Today’s burning of Notre Dame reveals just how profoundly we have dispensed with our imagination of—and vocabulary for—the numinous.
To read and hear much of the coverage, one would think that these “experts” and “public figures” feel nothing that I do about it. And maybe they don’t.
“…a historic building…” one said.
“…an important landmark…” another said.
“…obviously a religious building…” said another, stupidly.
Soulless automatons that have been programmed to reject the concept of the soul cannot possibly comment on the affliction of the soul of our civilization, or on the pain felt by millions of souls at watching it.
Philistines, all of them, everywhere. That’s what it was in academics, too. Everywhere.
“Of course, it’ll be rebuilt again—and better and more beautiful than ever, because now it will be made with modern materials and modern techniques,” I’ve read several times tonight.
© Jorge Láscar / 2014
I’ve also read several variations on, “It’s a building. Buildings come. Buildings go. That’s what happens. And let’s face it, it was an old building, obsolete and precious.”
Someone even said that Disney built better and more interesting things.
— § —
I have been on the fence for a long time, back and forth on the question of religion.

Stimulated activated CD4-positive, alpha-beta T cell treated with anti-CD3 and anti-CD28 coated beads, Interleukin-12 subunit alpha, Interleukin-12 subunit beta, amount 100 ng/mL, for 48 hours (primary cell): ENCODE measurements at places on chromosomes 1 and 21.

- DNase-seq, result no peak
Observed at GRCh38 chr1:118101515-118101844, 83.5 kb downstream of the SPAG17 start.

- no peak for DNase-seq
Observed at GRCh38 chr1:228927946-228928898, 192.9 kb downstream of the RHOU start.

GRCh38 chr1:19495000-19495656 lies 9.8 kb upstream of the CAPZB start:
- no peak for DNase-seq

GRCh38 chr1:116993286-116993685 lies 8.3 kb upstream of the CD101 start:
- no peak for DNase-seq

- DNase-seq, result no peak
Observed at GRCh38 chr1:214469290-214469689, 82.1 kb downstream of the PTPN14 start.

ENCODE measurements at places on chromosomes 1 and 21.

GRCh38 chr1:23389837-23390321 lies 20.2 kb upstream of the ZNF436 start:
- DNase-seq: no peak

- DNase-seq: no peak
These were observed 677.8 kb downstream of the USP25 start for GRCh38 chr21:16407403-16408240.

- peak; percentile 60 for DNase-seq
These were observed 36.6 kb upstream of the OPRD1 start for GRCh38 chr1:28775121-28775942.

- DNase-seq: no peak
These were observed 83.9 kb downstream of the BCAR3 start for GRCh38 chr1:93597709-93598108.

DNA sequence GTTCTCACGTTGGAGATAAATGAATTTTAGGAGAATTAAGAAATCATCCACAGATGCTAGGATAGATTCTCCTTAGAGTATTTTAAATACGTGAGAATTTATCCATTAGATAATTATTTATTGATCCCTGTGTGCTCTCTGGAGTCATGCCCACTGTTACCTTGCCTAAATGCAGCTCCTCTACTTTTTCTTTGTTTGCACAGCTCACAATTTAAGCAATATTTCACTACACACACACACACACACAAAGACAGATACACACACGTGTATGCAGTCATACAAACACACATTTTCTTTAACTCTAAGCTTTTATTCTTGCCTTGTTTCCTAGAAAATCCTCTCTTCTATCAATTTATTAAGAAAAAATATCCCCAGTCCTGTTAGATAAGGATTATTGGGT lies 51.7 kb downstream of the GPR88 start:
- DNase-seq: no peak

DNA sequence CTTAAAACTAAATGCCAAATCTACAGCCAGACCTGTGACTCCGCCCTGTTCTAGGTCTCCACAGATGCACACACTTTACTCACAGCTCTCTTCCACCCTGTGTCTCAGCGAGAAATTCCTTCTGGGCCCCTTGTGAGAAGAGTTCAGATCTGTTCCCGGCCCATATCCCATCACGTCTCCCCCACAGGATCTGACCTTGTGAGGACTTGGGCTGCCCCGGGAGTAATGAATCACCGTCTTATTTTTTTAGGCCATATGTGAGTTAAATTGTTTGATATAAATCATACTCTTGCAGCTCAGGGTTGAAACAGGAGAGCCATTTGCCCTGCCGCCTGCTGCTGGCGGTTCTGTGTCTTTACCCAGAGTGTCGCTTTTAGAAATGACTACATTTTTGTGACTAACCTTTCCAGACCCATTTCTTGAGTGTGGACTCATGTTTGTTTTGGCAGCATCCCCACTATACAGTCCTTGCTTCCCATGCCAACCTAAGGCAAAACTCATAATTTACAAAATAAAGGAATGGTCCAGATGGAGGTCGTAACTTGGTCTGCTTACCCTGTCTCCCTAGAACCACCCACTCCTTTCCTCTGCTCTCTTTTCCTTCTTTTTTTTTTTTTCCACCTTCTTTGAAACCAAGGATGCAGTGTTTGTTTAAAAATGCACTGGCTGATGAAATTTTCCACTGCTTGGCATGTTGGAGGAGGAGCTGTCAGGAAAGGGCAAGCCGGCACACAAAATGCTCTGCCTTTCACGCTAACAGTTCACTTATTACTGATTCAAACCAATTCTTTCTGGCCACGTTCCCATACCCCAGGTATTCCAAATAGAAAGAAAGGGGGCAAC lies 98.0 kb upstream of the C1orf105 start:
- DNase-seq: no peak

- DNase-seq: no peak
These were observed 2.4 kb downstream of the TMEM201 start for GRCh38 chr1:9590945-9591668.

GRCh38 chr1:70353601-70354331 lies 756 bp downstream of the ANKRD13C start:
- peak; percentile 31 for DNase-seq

I’m not on the fence any longer. You can think what you will of religion. What cannot, however, be denied, is that only religion appears able to grasp—much less to preserve and to convey—the idea that there is more to life than a prosaic plod through economics and the intricate structures we’ve erected to venerate economics.
Birth happens. Death happens. Things matter, and not merely because they matter to me. Or to you.
All of this—the cars and the grades and the textiles and the plastic packaging and the wages and the elections and the battles for justice—all of this is so much pointless noise.
Everyone ends and will end in same way: in a final, eternal confrontation with the numinous.
If only religion is able to substantively reflect on or acknowledge this fact, then religion is where I must go.